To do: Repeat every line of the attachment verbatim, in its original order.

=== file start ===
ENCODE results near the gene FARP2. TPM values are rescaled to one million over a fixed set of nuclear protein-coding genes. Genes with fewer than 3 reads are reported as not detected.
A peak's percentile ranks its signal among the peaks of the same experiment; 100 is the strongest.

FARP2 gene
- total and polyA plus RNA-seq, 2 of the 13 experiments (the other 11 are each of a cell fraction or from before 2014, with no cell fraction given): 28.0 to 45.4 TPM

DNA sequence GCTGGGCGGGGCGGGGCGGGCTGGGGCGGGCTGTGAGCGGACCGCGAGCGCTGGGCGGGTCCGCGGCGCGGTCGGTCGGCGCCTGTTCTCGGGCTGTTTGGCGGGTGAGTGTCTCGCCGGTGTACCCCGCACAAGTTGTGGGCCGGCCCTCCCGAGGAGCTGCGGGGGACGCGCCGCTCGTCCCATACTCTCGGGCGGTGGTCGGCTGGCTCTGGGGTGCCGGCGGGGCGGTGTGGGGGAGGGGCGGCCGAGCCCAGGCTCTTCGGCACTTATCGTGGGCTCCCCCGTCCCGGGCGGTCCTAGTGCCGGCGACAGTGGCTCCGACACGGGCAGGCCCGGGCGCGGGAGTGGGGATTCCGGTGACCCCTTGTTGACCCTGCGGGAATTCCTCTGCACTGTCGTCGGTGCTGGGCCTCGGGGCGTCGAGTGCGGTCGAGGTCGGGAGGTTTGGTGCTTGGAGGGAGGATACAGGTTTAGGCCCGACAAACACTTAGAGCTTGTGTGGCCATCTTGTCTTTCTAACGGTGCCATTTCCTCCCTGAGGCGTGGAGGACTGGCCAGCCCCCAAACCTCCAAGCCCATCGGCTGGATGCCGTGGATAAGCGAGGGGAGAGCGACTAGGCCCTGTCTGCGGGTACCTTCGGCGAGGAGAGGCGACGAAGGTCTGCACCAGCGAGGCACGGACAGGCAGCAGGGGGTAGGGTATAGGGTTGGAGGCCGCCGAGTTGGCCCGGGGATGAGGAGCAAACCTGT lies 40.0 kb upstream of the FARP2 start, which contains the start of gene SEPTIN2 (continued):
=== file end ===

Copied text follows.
ENCODE results near the gene FARP2. TPM values are rescaled to one million over a fixed set of nuclear protein-coding genes. Genes with fewer than 3 reads are reported as not detected.
A peak's percentile ranks its signal among the peaks of the same experiment; 100 is the strongest.

FARP2 gene
- total and polyA plus RNA-seq, 2 of the 13 experiments (the other 11 are each of a cell fraction or from before 2014, with no cell fraction given): 28.0 to 45.4 TPM

DNA sequence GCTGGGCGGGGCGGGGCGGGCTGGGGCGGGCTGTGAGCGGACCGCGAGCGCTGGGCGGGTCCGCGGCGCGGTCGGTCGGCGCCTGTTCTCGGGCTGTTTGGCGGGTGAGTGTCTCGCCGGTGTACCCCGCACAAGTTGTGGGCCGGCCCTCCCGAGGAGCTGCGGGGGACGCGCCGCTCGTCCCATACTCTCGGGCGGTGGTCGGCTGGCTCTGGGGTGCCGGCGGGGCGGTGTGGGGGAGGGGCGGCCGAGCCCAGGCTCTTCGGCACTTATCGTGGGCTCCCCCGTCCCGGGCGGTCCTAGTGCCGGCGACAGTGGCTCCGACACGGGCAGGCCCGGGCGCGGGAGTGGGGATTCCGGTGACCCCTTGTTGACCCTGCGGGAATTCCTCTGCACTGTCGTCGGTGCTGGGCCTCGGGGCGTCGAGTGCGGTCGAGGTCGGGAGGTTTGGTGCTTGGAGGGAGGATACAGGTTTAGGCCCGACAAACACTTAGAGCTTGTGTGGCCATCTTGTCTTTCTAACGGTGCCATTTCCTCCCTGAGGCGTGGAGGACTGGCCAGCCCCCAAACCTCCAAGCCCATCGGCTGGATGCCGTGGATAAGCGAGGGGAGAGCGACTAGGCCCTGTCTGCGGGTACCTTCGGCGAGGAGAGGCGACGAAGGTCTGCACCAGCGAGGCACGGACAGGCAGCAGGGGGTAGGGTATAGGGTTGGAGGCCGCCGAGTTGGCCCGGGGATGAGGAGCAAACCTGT lies 40.0 kb upstream of the FARP2 start, which contains the start of gene SEPTIN2 (continued):